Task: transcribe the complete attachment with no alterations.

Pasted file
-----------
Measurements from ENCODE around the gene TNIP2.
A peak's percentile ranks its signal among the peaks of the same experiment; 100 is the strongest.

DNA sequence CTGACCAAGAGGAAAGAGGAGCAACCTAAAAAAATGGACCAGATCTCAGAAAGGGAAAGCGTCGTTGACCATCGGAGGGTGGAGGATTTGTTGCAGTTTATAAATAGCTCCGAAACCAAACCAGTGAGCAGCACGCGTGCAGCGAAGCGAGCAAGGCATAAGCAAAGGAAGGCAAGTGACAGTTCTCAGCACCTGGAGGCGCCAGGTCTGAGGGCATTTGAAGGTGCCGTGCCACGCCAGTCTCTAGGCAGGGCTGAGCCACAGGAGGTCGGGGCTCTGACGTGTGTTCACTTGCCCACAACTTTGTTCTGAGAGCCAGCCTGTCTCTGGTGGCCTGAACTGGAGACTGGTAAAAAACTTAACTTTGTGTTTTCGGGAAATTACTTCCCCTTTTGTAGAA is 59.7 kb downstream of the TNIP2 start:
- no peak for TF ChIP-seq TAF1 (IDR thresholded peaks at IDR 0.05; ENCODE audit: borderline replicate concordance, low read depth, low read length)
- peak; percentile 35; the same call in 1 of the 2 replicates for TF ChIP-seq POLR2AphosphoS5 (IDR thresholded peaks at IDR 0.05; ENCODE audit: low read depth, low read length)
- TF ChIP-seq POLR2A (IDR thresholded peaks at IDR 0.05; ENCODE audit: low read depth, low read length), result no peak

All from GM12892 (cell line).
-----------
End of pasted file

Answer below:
Measurements from ENCODE around the gene TNIP2.
A peak's percentile ranks its signal among the peaks of the same experiment; 100 is the strongest.

DNA sequence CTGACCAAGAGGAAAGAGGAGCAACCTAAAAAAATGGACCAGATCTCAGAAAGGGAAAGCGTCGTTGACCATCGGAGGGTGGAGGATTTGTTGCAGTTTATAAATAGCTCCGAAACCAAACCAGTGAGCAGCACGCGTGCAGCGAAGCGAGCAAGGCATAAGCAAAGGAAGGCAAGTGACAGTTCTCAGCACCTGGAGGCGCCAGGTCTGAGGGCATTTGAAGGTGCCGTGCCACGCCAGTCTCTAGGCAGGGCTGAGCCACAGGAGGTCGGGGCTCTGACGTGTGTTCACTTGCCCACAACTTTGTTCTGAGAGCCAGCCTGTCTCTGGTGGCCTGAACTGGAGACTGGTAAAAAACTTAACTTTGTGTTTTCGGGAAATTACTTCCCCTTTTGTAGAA is 59.7 kb downstream of the TNIP2 start:
- no peak for TF ChIP-seq TAF1 (IDR thresholded peaks at IDR 0.05; ENCODE audit: borderline replicate concordance, low read depth, low read length)
- peak; percentile 35; the same call in 1 of the 2 replicates for TF ChIP-seq POLR2AphosphoS5 (IDR thresholded peaks at IDR 0.05; ENCODE audit: low read depth, low read length)
- TF ChIP-seq POLR2A (IDR thresholded peaks at IDR 0.05; ENCODE audit: low read depth, low read length), result no peak

All from GM12892 (cell line).